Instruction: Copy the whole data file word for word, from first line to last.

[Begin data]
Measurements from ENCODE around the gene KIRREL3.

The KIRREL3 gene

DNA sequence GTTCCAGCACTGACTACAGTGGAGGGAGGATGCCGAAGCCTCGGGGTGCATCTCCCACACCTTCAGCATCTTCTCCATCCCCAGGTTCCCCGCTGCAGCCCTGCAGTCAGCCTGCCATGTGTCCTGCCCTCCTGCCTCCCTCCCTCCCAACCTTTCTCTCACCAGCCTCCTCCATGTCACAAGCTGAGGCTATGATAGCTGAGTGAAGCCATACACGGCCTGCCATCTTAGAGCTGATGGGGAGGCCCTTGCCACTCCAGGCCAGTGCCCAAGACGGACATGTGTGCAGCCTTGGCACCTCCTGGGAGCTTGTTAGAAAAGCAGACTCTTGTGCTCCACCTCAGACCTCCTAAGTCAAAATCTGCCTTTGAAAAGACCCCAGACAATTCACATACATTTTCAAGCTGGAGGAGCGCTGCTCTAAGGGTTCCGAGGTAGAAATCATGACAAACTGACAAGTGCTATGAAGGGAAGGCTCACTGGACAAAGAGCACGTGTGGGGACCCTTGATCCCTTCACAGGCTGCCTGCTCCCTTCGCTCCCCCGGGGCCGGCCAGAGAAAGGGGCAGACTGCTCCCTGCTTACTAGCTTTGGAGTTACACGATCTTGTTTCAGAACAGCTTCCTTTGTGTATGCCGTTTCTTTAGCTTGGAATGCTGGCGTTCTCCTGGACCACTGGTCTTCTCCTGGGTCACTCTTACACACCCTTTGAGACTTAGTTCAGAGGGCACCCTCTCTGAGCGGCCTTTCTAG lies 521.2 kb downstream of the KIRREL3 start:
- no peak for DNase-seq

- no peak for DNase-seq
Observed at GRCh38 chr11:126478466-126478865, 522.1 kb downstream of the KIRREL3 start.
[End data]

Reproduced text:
Measurements from ENCODE around the gene KIRREL3.

The KIRREL3 gene

DNA sequence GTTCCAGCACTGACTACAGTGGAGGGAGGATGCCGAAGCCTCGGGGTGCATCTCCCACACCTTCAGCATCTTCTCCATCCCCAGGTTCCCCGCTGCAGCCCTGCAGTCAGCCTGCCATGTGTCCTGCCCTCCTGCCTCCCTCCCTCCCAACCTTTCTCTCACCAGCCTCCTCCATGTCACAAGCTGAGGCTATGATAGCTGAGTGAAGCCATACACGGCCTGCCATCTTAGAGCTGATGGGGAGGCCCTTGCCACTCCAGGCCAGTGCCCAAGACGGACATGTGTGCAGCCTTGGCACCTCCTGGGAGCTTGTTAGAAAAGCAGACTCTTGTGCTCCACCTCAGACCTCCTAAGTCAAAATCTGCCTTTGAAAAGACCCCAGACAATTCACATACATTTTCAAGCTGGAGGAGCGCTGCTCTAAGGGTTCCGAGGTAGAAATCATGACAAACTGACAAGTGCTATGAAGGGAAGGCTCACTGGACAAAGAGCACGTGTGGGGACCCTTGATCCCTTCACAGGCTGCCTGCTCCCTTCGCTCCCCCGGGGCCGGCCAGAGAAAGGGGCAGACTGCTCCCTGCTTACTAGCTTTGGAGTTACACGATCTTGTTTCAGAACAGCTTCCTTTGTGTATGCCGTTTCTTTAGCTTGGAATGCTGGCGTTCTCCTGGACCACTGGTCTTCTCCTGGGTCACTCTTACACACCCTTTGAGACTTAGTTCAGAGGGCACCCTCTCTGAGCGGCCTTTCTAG lies 521.2 kb downstream of the KIRREL3 start:
- no peak for DNase-seq

- no peak for DNase-seq
Observed at GRCh38 chr11:126478466-126478865, 522.1 kb downstream of the KIRREL3 start.